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Citation Information

Type Working Paper
Title Income inequality and educational assortative mating: Accounting for trends from 1940 to 2003
Publication (Day/Month/Year) 2006
URL http://citeseerx.ist.psu.edu/viewdoc/download?doi=
This paper investigates an unanticipated consequence of rising income inequality, namely
changes in patterns of educational assortative mating. The association between spouses’
educational attainments has important implications for economic and social inequalities
among families and households. Over the past 40 years in the U.S., the resemblance of
husbands’ and wives’ educational attainments has increased markedly. For example, the
proportion of couples in which spouses share the same broad education category
increased by approximately 20 percent and the odds of educational homogamy increased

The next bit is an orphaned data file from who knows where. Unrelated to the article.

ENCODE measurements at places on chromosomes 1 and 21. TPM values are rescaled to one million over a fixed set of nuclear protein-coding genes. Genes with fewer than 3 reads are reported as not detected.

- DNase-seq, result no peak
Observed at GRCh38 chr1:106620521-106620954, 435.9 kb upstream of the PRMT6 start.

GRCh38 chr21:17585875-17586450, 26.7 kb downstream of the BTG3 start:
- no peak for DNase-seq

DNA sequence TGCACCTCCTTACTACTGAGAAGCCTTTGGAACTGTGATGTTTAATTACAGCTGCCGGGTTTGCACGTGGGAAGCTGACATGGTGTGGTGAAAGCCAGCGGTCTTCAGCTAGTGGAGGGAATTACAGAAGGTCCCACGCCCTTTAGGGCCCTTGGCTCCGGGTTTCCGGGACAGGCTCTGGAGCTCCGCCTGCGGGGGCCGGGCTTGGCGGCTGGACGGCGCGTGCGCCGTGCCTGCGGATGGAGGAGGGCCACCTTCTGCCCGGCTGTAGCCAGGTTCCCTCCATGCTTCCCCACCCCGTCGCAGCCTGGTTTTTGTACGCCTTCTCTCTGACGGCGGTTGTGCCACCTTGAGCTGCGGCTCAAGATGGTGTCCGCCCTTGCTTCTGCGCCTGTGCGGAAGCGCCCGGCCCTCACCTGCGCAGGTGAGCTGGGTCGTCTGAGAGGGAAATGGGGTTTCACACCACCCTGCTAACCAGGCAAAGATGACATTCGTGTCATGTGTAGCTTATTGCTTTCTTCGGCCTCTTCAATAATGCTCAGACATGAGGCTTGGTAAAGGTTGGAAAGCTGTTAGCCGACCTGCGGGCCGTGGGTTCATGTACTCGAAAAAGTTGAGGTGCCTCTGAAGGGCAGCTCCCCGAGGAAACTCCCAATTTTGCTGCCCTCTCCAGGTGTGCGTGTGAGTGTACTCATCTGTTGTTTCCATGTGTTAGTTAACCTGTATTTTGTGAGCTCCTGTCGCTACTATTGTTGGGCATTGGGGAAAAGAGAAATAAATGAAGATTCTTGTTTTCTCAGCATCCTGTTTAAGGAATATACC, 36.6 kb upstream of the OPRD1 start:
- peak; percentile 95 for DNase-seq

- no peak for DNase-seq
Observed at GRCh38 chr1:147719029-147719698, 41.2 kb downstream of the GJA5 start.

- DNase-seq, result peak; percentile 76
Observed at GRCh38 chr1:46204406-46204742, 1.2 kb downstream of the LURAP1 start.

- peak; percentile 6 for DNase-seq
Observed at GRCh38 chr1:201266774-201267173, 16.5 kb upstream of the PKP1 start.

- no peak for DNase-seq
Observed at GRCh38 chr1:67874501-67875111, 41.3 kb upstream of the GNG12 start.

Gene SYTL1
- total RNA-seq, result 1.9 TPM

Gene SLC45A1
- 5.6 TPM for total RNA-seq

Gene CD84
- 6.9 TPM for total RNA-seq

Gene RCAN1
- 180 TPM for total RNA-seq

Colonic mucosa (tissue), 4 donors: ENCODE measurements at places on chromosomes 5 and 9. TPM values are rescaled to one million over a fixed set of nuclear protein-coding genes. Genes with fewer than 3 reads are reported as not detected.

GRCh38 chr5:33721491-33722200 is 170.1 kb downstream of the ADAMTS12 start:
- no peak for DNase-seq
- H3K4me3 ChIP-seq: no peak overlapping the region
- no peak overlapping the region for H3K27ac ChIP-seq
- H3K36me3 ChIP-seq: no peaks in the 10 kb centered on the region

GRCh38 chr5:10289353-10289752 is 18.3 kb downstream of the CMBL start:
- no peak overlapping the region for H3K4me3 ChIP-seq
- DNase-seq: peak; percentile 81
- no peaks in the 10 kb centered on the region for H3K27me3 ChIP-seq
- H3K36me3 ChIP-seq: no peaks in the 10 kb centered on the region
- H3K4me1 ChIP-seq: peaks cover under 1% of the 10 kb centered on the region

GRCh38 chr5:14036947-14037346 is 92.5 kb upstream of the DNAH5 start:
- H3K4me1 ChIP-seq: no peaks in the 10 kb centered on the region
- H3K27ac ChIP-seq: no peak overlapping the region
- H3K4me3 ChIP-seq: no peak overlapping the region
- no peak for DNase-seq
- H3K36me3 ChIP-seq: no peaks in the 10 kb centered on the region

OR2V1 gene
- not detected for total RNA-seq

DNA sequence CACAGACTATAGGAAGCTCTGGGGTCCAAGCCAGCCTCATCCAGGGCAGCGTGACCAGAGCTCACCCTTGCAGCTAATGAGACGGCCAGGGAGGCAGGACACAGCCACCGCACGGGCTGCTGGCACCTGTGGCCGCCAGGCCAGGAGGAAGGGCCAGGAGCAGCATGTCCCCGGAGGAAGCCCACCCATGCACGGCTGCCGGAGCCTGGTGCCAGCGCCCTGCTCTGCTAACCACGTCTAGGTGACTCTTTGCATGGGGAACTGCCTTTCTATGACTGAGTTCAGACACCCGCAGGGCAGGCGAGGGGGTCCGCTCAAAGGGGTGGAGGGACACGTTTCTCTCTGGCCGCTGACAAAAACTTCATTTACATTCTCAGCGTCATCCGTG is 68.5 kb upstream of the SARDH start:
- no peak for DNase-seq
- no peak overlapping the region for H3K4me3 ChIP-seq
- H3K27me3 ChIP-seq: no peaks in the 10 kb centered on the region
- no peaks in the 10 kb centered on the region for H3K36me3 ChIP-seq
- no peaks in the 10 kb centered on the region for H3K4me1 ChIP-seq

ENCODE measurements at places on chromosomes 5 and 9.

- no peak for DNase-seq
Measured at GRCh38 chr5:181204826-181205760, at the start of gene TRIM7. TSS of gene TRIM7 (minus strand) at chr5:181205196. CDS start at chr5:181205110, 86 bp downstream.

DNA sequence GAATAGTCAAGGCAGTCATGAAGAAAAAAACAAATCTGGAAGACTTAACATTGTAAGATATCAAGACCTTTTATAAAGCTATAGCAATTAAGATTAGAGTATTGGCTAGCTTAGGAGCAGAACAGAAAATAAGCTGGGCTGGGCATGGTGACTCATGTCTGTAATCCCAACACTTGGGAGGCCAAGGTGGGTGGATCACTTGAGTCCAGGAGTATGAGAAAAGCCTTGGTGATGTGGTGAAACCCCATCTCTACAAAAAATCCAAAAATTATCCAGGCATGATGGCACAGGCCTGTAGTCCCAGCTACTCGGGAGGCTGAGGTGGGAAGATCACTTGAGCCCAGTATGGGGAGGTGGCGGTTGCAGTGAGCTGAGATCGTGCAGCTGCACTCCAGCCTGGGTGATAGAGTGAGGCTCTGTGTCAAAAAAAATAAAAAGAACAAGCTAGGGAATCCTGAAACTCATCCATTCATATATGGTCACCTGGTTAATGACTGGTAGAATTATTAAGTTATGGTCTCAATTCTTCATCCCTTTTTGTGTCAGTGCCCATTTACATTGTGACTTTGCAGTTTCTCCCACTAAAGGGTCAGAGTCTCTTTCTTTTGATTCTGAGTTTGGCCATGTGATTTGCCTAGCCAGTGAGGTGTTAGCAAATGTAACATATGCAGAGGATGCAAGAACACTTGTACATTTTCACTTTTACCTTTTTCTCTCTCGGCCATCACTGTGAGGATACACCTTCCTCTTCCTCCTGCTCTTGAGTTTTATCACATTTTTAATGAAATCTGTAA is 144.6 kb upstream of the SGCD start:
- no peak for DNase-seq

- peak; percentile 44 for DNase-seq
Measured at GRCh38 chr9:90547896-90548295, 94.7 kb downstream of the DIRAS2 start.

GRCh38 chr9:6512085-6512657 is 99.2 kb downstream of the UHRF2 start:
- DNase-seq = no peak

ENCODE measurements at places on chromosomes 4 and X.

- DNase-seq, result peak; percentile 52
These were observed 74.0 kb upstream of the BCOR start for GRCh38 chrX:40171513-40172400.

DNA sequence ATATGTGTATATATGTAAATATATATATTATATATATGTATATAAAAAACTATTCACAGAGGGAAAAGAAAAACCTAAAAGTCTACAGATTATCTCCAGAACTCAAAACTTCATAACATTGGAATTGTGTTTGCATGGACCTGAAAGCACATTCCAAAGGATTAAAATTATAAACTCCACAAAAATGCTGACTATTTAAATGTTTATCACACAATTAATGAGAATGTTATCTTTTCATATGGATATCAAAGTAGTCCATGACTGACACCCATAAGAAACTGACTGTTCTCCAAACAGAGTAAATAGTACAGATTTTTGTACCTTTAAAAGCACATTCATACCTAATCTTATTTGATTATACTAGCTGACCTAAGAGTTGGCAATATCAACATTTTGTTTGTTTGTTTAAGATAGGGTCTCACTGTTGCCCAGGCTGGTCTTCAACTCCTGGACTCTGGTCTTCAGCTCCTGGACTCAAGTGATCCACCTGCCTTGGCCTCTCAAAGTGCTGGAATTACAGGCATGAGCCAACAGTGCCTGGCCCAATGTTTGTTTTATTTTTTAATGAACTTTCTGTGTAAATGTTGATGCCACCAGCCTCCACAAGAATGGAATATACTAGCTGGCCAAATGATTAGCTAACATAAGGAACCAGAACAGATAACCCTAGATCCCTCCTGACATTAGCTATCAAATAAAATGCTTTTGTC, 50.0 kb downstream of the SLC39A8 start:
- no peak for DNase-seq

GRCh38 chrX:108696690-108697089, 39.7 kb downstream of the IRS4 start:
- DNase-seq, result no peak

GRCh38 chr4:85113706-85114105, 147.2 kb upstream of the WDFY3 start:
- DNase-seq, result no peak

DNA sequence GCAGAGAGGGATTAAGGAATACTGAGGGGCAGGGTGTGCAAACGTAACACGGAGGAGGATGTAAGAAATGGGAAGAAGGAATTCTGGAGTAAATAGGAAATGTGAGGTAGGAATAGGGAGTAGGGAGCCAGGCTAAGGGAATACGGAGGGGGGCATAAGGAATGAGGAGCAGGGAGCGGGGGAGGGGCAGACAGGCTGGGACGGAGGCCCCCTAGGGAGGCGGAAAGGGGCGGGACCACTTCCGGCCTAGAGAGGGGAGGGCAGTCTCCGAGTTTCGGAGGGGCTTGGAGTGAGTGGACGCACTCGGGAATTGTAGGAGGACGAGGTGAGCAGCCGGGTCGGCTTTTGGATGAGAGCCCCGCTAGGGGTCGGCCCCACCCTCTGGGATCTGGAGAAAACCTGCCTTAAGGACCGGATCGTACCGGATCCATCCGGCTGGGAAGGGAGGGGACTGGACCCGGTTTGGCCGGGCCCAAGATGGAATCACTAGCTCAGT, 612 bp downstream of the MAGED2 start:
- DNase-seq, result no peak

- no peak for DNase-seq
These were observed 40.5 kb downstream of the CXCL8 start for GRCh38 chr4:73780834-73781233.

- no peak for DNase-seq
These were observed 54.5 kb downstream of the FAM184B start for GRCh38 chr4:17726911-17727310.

by about 25 percent during this period (Schwartz and Mare 2005). Although rising
inequality among households may be a consequence of increasing spousal resemblance
on educational attainment, income inequality among individuals may itself be a cause of
trends in educational assortative mating. Rising earnings inequality has resulted in
increasing returns to education and thus wider economic and social gaps between
education groups. These widening gaps may account for couples’ increasing tendency to
marry along educational lines. In this paper, we evaluate this argument by analyzing
Decennial Census and Current Population Survey data from 1940 to 2003 on the
educational resemblance of spouses and the income distributions of men and women
within education groups. We also consider several other factors that may affect
assortative mating trends, including increases in the relative earnings of women in the
immigrant population and changes in the timing of schooling and marriage. Trends in the
earnings gaps between educational groups and reduced gender inequality in the
workforce appear to account for most of the change in several key measures of spousal
resemblance in educational attainment since the early 1970s. From 1940 to the early
1970s, changes in educational assortative mating may be mainly the result of changes in
the timing of school leaving and entry into marriage.

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